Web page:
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Tracks in the popcorn balls of salt
On the Uyuni Salt Flats (Salar de Uyuni)

Think of the Uyuni salt flats (El salar de Uyuni) as a completely frozen lake, eye-piercingly white in the fierce sun and chill air here at around 3600 meters (12,000 feet) altitude. At nearly 11,000 square kilometers in size (4000 sq miles), it’s the largest salt flat in the world – 100 times the size of the well-known Bonneville salt flats in the US.

Across the watery surface

As with ice, nothing – absolutely nothing – lives here except on the shore and the islands rising from its relentless white surface.  In the mirage-inducing glare of the day, the islands seem to float over the salt, even more so during the rainy season when the surface turns to a mirroring sheen. On them, some cactus and other plants thrive, as well as birds.

Cactus of Incahuasi Island amid the salt plains

The only other life on the flats consists of tourists, who criss-cross the flats in four-wheel drive vans that etch treadmarks in the softer salt surfaces. In the morning, at the well-tramped Incahuasi Island, they gather in plenty, eager to watch the dawn glow of sun and salt across this forbidding region.

Incahuasi Island

Those island surprised us, but also reminded us that the flats are the remains of a salt water lake once connected to the Pacific Ocean. The lake was isolated when the Andes pushed up tens of thousands of years ago and then dried up in the piercing sun. We found a further reminder of that pre-historic ocean in the petrified underwater coral covering large parts of the islands and the bordering volcanoes.

Salt like ice, with hexagon patterns

Otherwise the whole extent of the salt flats are, yes, flat – water and ice flat – with at most a 1 meter altitude difference overall, a perfect plane to calibrate satellite altimeters.  It’s flat, but not smooth.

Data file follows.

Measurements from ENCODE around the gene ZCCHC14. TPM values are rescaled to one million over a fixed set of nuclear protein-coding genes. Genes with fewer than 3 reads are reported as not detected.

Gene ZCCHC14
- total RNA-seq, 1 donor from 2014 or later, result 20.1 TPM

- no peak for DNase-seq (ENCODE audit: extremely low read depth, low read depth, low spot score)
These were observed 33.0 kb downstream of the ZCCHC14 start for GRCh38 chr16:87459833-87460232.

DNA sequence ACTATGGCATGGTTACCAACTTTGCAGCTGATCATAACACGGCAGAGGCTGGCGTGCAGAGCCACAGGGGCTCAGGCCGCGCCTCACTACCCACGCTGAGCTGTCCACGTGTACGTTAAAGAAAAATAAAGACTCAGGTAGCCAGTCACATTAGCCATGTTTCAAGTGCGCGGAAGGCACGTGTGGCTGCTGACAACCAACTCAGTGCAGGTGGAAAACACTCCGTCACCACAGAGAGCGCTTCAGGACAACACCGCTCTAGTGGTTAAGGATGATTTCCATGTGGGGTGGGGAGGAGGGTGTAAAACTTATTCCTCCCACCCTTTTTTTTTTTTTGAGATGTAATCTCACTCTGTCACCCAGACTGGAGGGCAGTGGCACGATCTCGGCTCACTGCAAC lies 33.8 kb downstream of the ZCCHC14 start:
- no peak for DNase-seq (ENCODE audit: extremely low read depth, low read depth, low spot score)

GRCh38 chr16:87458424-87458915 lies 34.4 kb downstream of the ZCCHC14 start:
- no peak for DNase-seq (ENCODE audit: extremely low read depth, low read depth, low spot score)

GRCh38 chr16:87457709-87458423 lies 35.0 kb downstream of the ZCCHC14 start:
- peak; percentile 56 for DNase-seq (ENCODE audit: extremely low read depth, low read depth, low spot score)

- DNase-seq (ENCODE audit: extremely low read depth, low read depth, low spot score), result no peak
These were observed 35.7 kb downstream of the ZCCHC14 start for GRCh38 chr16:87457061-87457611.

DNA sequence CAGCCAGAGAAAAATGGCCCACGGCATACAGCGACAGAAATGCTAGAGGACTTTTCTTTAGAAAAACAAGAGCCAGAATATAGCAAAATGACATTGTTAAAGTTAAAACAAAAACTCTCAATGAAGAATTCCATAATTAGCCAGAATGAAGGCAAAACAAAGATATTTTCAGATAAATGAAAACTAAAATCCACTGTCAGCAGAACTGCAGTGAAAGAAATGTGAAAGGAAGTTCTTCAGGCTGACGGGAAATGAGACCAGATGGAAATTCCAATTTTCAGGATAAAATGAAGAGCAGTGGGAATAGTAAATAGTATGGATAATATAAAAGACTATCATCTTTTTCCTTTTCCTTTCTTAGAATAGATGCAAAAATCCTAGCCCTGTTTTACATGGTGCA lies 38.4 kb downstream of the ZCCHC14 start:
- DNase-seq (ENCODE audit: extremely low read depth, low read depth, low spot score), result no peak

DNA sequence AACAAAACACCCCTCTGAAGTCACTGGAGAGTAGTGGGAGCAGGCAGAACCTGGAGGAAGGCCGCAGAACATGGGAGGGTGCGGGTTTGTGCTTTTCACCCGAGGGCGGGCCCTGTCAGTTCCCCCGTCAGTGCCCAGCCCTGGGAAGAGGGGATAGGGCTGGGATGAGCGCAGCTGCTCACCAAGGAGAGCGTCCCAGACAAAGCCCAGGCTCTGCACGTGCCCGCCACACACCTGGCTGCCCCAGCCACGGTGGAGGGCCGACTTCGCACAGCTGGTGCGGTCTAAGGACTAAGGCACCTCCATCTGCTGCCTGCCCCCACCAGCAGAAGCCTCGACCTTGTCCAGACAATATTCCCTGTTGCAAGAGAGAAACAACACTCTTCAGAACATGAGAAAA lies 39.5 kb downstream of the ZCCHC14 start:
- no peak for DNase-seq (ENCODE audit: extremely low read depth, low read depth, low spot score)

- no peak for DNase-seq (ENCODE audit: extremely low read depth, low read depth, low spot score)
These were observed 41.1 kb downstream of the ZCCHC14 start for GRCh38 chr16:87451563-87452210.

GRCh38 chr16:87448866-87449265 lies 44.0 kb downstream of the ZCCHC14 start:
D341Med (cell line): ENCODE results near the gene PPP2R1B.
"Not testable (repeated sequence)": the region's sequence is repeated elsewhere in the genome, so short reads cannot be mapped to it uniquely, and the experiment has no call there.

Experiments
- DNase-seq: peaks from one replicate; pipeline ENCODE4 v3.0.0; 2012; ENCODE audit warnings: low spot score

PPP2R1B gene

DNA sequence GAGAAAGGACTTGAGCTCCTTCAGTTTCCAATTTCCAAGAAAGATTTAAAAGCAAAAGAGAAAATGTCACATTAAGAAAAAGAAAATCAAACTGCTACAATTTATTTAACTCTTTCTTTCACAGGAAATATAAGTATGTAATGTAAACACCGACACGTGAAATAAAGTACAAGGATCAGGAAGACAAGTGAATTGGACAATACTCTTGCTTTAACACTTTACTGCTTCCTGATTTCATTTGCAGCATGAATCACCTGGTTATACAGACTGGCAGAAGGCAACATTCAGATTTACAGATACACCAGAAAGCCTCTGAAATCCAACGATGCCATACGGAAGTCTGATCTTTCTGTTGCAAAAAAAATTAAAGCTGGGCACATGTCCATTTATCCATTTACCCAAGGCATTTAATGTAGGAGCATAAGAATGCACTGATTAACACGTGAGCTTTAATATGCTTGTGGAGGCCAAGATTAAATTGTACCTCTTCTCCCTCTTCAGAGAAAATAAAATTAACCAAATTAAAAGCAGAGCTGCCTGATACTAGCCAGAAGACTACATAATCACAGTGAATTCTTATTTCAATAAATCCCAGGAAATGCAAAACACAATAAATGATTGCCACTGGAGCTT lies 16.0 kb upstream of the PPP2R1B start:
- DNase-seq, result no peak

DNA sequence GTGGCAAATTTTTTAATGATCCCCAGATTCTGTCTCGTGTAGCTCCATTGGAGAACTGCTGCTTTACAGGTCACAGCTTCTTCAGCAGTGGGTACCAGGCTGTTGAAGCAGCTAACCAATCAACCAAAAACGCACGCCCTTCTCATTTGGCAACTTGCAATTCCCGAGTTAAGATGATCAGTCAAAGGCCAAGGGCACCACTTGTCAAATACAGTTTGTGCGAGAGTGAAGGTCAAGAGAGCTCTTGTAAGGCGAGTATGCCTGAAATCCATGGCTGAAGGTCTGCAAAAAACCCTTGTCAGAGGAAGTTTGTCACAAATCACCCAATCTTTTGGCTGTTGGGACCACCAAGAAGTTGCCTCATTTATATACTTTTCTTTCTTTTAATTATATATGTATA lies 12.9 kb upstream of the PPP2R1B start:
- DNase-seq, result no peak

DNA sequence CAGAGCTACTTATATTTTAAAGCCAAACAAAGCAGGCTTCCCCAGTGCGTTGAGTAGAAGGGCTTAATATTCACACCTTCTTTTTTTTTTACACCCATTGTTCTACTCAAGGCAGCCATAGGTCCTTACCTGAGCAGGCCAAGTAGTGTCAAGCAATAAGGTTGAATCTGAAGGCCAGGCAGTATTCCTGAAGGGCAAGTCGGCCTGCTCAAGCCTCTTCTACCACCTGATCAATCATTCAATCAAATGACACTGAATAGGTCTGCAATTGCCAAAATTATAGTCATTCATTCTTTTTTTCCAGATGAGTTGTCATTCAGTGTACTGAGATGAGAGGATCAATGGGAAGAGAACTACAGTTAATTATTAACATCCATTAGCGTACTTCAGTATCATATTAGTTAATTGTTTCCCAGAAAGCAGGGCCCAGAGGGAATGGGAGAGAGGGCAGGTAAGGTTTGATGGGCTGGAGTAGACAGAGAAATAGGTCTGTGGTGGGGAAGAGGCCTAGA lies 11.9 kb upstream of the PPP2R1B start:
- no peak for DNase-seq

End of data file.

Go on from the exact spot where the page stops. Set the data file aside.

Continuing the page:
Tracks in the popcorn balls of salt

Rather, the surface is granular and crunchy, at times a gleaming pan full of frozen popcorn balls, at times a patchwork of slightly ridged white hexagonal shapes.

The surface crust is relatively thin, just a few decimeters to at most several meters. Below, slurps a soupy brine of various minerals including salt, constantly replenished by the mineral rich springs flowing down from the surrounding volcanoes.

Reinforced road through the briny fringe

So the van drivers stick mainly to vaguely marked lanes or customary routes, for they can easily get stuck in the saline mud where the crust thins out. A couple caked in the brine checked into our hotel one night after working for hours to release the van they were driving from the otherwise lovely, mirror-like shoreline fringe of brine and water at the end of the rainy season.

Watery fringe of the salt flats

The minerals in that brine pollute the vast amounts of salt that locals could harvest, making it too expensive for commercial operations. And, if it’s too wet or too dry, the salt becomes too difficult to extract.  But such valuable minerals as lithium – the stuff in your batteries -should be a different story when the government gets its act together. The salar contains over half the world’s known lithium amid the sodium chloride.

From the volcanic slopes along the shoreline

The largest town here, Uyuni, as well as small villages like Colchany on the very edge of the flats, cater more and more to those four-wheeling tourists attracted to this amazing sight. Or they subsist on agriculture and llama breeding below the volcanoes. Or they earn money in the cottage industry of gathering and packing salt, partly for consumption in Bolivia and partly in knickknacks formed from the stuff as souvenirs and specialty items.

Packing the salt, Colchany

At least building supplies are cheap. Instead of wood or concrete, village homes consist of grainy blocks of tightly compressed salt about the size of a cement block, and just as strong it seems, sliced precisely out of the thicker parts of the crust. Out back a glistening mound of normal salt typically awaits packaging for the visitors.

Salt brick construction, Colchany

Recognizing how odd and intriguing these blocks were to outsiders, a few hotel builders nearby constructed their inns almost completely out of these salt blocks. One even spreads layers of crunchy salt over its entryway floors and hallways, but fortunately not in the rooms.

The gritty stuff leaves a white mess everywhere you walk.

To read part 2, about the life around the flats and the lively Alvaroa desert, click here.

(Also, for more pictures from Bolivia, CLICK HERE to view the slideshow at the end of the itinerary page.)

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